Gabrielle Elise Jimenez
What does it feel like to die?
Updated: Feb 15, 2020
For the past few months, when appropriate, I have asked some of my patients what it feels like to die. My reason for this is because I want to provide better care; I want to truly tap into all the ways that we can relieve someone of the struggles they experience when they are dying. I found it interesting that most people said that usually, no one asks that particular question. I explained my reason for wanting to know, and almost everyone had something to say.
I think we always assume pain is in the forefront, and that has proven to be true but it goes deeper than that. With the pain, comes the fear of never being free of the pain. The emotional exhaustion from having to constantly try something new, or increasing something that doesn’t work, or worse, not having it even touch the pain at all, is a heavy weight to bear. There is a very common thread amongst people who are experiencing pain; no one wants to die feeling that way, or worse, living that way until they die. While medications are effective most of the time, usually they just knock the patient out for an hour or two, and then are woken up by their pain once the medication wears off. Each person told me they do not want to die that way. One person said to me, “every day I lay here in this bed and I don’t move; not because I am paralyzed physically, but because I am paralyzed by the fear of making my pain worse if I move. Every time someone comes in here to reposition me, or check on me, I prepare myself for pain”. This resonated huge for me.
Death is hard enough, but death with pain is a constant debilitating struggle. I certainly can’t speak for anyone else, and I am in no position to tell you what to do, but after hearing this over and over again, and as a patient advocate, I can assure you anyone nearing the end of life, struggling with severe pain does not want to hold on and wait it out. They certainly do not want to feel this way until they take their last breath. My advice is if given the opportunity to ask them what they want or need, and they have a voice, listen to them and respect their wishes. It may not be something you approve of or agree with, but this isn’t about you. Imagine if you were able to be the difference between a painful or a peaceful death.
Emotional pain is a runner up to physical pain for those at the end of life. You would be surprised at how many people are actually not afraid to die. They are not as focused on the death itself, but more often, the amount of time it takes to get there. One person said to me, “every morning I wake up, I want to cry because I am still here”. Lying in a bed, day after day, knowing the inevitable is around the corner can be agonizing. I broke down and cried when a patient said to me, “I just want to die and I can’t. I am given a death sentence, of which I can no longer fight, but I am forced to just sit here and wait. There is no dignity in death. I have to die on someone else’s terms”. How do you respond to that?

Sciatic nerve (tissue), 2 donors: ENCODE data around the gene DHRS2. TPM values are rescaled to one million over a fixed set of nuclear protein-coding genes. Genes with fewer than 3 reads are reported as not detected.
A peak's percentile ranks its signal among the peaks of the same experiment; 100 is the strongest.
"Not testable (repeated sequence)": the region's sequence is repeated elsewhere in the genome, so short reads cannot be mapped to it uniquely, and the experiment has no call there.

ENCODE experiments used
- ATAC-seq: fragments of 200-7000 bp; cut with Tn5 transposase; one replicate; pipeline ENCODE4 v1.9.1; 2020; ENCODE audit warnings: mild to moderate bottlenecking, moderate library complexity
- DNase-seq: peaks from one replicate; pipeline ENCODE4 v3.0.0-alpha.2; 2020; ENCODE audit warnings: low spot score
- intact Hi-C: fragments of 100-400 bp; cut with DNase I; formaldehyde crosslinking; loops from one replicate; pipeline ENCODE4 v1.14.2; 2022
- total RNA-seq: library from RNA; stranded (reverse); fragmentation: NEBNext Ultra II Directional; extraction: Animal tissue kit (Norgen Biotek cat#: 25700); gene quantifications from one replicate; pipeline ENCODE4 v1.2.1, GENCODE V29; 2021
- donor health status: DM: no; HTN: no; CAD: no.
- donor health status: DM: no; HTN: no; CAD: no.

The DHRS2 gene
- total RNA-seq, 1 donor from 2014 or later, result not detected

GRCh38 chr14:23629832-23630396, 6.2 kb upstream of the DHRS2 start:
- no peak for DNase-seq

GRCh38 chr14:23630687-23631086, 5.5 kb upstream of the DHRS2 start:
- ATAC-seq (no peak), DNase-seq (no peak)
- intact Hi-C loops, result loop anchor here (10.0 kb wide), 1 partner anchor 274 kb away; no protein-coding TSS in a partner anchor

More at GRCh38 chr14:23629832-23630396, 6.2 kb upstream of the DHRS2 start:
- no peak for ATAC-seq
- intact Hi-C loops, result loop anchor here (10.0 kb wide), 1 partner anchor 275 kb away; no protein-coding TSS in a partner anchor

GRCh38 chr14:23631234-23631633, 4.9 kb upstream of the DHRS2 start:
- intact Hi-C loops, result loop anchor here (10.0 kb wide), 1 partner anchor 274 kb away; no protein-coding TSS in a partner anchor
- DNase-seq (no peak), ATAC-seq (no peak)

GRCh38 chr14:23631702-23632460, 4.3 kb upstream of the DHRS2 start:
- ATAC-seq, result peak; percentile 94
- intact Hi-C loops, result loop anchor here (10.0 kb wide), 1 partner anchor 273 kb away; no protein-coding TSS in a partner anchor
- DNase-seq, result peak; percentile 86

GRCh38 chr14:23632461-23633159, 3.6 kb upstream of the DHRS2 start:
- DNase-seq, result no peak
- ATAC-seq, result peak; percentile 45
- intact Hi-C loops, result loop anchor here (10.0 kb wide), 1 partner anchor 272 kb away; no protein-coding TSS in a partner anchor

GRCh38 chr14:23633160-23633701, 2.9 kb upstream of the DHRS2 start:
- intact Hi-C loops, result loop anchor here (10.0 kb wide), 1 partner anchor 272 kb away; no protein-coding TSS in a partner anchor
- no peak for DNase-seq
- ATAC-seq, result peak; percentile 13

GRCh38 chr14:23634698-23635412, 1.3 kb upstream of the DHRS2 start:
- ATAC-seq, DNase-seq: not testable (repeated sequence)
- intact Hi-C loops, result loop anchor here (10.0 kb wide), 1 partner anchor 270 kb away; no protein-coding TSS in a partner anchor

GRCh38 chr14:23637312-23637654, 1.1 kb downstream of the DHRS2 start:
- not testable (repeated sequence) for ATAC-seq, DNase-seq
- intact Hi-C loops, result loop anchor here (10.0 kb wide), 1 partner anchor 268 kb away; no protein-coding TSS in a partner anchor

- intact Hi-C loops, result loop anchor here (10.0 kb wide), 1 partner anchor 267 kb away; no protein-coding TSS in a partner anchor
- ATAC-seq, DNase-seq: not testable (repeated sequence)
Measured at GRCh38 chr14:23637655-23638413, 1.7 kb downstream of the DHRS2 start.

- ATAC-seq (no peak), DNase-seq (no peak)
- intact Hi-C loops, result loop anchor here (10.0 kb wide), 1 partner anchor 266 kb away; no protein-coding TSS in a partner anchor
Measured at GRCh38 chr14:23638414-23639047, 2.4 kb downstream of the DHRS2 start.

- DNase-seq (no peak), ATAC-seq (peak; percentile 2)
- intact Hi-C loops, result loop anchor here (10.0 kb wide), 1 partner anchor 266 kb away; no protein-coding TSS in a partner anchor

They struggle with losing their independence, and having someone else clean and change them. This was repeated often. Having someone else move you from side to side, rolling you over as your head is pressing into the side rail, not even realizing that your shoulder is crunched down under you so hard you ache for hours after. And then, once you are cleaned up, re-positioned how someone else thinks you should be, you just lie there and cry inside. As death nears, they can’t help but think about their death; what it will be like, when it will happen and why the hell it isn’t happening sooner.
Meanwhile on the other side of this, is the family and loved ones crying at your bedside begging you not to leave them. So with everything else you are experiencing, guilt comes along and rears its ugly head. One person said to me, “I feel like I have let them down”. That is a heavy responsibility to carry. It is easy for us to think about how their death will effect us; but what most of us don’t think about, is how our feelings of their impending death effects them. So many have said to me how badly they wish they could tell their loved ones this isn’t their first choice, they didn’t want to get sick, they don’t want to die. They want to say they are sorry; sorry for getting sick, sorry for this long drawn out process, and most of all, sorry for the pain it causes everyone around them. Here they are dying and they want to apologize.